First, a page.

A year ago, on the heels of winning eight times, there seemed to be precious little space for upward mobility. Or so we thought. She knew differently. Sorenstam is like the cat that spends hours upon hours chasing its tail in a never-ending quest: She was driven to regain her position as the top performer in women’s golf three years ago, and now that she’s there, she finds herself working just as diligently, maybe harder, to stay there. The circle never ends.
And now, after she has played three encores and all the lights in the arena are turned up, we can only imagine what she might have in store in 2003.
How high can Annika go?
“Her accomplishments are, at times, incomprehensible,” LPGA commissioner Ty Votaw says. “The question is already percolating: Is Annika the best ever? . . . History will write its own version of the past two years, or this year, with Annika. In the present, it’s pretty impressive.”
Says Inkster, “I’ve run out of things to say about her. She works hard at it. It’s not like it comes easy. She puts her heart and soul into it. As far as desire, determination, overall power, strength . . . she’s the best I’ve ever seen.”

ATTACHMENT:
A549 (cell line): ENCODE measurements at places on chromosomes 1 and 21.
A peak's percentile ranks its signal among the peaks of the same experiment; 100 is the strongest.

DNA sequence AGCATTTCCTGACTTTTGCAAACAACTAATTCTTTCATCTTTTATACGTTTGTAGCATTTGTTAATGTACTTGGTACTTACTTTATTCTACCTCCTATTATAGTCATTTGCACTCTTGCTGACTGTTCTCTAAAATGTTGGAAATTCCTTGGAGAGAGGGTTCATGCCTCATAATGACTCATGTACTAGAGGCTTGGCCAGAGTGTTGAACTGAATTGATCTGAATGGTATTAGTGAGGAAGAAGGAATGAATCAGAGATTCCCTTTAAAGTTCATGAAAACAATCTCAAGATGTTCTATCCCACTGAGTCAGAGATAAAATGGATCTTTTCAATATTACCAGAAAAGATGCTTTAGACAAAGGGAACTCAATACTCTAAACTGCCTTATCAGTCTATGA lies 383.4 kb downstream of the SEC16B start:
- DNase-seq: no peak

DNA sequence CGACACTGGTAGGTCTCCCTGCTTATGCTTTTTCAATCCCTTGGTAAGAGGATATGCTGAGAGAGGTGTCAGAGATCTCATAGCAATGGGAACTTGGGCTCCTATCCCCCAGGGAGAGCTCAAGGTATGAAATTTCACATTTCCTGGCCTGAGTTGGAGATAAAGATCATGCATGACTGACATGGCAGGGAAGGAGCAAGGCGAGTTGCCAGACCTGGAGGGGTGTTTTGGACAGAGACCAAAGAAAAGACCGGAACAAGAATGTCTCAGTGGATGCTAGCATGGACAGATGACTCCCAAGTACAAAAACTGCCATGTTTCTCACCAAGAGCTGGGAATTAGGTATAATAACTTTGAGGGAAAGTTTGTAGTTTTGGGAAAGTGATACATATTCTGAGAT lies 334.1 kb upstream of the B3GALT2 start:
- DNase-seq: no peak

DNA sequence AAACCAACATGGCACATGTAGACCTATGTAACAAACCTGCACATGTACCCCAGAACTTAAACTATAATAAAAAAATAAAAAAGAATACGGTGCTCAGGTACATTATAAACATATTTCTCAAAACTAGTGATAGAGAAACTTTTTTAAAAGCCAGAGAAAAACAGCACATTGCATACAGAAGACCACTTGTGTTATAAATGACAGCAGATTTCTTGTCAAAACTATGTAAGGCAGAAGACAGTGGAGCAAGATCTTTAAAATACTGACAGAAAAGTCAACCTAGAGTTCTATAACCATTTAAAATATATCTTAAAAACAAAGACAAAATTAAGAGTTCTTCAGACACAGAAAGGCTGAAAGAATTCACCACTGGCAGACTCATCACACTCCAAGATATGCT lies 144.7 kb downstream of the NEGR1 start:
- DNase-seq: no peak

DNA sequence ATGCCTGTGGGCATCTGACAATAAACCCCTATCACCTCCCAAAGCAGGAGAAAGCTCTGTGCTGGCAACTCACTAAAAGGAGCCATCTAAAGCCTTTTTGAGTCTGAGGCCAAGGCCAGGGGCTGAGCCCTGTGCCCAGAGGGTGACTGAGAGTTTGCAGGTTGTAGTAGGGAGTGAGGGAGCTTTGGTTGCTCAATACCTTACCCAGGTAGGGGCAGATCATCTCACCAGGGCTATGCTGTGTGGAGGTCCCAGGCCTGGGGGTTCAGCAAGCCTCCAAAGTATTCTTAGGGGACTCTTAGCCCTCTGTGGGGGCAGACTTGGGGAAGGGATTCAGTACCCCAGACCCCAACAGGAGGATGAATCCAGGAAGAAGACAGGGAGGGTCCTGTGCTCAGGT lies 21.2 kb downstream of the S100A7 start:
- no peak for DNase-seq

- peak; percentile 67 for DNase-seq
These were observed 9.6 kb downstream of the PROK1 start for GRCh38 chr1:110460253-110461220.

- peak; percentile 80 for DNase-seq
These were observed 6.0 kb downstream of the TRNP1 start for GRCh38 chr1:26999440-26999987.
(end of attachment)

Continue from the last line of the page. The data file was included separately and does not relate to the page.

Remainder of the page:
Adds another Hall of Fame member, Judy Rankin, “I know in watching how Annika does it, one thing is clear: You never think it’s because she got lucky.”
Sorenstam fell shy in her late-season charge to equal Mickey Wright’s mark for LPGA victories in a season (13), but broke or tied 20 LPGA records. Most impressively, she knocked more than a half-shot off her own standard for scoring average, lowering it to 68.70, more than a shot better than Se Ri Pak. Her $2,863,904 in earnings also established a new benchmark.
As a rule, golfers either drive it long and miss a lot of fairways, or hit a lot of fairways and drive it shorter. Of course, Sorenstam is the exception: She finished fourth in driving distance (265.6, an increase of 20 yards over 1999) and fifth in fairways hit (80.3 percent). She led the tour (again) in greens in regulation (79.7 percent). And she pared her putting from 30.38 putts per round (which ranked 100th in 2001) to 29.66 putts per round, which tied her for 39th.
In climbing from 31 to 42 career LPGA victories, consider this lineup Sorenstam passed on the all-time list: Pat Bradley, Beth Daniel, Betsy King, Patty Sheehan, Carol Mann and Babe Zaharias. She is tied with Sandra Haynie, and JoAnne Carner (43) and Nancy Lopez (48) are next in her sights. Sorenstam’s last touchstone to join these players in the Hall of Fame – 10 years on the LPGA – will be fulfilled in November.
Sorenstam plans to spend a good bit of her offseason recharging on the ski slopes of Lake Tahoe, but don’t think she hasn’t sneaked a peek toward 2003.